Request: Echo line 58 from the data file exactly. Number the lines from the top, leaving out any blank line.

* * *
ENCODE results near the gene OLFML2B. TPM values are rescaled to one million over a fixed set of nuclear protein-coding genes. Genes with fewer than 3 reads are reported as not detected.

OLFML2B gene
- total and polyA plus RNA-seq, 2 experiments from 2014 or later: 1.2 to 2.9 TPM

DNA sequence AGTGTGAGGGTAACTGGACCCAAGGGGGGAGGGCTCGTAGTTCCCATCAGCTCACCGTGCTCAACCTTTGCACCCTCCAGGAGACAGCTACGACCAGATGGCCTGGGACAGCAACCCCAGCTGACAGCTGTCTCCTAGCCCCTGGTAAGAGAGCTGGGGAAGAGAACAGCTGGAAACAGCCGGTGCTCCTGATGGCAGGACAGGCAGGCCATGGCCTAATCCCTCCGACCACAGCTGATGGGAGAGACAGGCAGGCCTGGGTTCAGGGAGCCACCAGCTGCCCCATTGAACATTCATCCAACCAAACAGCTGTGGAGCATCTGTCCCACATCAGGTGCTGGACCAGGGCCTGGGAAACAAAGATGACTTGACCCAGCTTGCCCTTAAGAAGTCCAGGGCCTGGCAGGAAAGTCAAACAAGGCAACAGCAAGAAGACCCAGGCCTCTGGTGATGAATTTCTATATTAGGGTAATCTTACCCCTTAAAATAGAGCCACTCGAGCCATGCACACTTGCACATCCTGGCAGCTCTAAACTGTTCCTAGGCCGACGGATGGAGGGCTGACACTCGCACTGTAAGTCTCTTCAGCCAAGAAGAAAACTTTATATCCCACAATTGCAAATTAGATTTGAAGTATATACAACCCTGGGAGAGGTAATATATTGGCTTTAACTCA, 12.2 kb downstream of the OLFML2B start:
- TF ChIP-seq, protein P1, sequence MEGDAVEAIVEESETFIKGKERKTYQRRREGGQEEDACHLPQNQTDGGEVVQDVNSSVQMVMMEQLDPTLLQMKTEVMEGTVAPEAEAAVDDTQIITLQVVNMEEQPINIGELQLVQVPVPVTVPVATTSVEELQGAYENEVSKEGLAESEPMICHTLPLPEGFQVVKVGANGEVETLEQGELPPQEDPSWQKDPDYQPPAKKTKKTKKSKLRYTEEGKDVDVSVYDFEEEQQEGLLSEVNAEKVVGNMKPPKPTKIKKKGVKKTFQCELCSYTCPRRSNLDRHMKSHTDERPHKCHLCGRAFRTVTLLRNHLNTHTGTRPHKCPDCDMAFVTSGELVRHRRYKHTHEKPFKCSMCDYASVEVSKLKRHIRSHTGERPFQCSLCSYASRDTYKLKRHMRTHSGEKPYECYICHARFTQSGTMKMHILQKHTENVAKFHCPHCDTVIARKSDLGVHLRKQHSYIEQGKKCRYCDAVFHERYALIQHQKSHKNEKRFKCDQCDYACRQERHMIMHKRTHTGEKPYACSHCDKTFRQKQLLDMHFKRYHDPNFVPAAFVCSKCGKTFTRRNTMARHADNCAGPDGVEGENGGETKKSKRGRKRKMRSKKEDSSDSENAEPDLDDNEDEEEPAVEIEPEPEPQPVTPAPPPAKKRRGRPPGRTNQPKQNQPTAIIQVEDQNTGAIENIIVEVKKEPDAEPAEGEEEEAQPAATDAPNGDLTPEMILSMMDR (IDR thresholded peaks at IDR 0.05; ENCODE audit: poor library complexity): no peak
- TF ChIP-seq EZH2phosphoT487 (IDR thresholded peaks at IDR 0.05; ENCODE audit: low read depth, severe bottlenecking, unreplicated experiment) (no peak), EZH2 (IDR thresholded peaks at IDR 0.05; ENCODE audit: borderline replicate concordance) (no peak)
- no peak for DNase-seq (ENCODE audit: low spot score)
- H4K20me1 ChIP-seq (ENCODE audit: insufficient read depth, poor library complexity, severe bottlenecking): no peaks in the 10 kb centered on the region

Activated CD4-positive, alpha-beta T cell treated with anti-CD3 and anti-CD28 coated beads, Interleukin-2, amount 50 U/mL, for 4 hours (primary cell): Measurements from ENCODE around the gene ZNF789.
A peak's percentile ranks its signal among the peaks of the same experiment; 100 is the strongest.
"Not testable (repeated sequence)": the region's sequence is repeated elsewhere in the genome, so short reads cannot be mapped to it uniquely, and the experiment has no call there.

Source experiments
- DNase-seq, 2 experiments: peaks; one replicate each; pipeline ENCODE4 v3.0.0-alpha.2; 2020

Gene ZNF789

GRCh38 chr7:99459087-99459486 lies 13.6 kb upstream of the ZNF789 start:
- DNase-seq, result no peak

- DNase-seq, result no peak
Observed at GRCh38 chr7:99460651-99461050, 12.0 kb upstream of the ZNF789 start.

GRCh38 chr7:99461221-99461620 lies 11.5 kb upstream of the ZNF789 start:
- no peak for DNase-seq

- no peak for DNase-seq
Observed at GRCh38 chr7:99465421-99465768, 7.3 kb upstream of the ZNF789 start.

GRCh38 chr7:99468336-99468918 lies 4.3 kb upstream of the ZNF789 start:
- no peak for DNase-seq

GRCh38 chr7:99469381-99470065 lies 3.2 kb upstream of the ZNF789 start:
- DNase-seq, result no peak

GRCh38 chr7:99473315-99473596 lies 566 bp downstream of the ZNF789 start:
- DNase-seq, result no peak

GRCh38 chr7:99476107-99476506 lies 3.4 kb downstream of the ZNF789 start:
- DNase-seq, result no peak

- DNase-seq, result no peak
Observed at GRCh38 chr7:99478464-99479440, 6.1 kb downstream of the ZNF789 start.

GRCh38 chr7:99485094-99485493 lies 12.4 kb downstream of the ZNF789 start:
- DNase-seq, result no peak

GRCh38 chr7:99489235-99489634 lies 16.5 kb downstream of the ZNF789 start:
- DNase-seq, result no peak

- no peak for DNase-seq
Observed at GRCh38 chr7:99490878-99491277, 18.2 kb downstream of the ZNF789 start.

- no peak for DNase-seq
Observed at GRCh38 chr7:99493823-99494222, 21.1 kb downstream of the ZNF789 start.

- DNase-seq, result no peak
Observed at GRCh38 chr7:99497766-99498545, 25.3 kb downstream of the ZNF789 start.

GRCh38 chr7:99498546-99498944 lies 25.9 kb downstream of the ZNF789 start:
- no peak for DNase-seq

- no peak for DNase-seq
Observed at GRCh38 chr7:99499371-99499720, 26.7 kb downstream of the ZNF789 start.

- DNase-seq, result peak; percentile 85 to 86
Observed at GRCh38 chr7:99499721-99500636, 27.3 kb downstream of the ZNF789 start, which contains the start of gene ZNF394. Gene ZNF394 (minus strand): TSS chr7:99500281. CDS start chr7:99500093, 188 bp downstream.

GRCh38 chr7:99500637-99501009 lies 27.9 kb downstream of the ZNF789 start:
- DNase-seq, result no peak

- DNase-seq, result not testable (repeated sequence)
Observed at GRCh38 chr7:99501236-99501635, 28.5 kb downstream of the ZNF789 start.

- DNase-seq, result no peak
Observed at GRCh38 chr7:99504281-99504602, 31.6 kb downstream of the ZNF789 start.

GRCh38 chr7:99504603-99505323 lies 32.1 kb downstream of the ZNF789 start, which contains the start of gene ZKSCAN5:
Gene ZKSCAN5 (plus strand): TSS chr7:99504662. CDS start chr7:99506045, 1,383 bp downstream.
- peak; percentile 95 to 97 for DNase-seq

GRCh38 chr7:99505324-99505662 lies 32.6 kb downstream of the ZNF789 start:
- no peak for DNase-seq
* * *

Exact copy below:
GRCh38 chr7:99505324-99505662 lies 32.6 kb downstream of the ZNF789 start: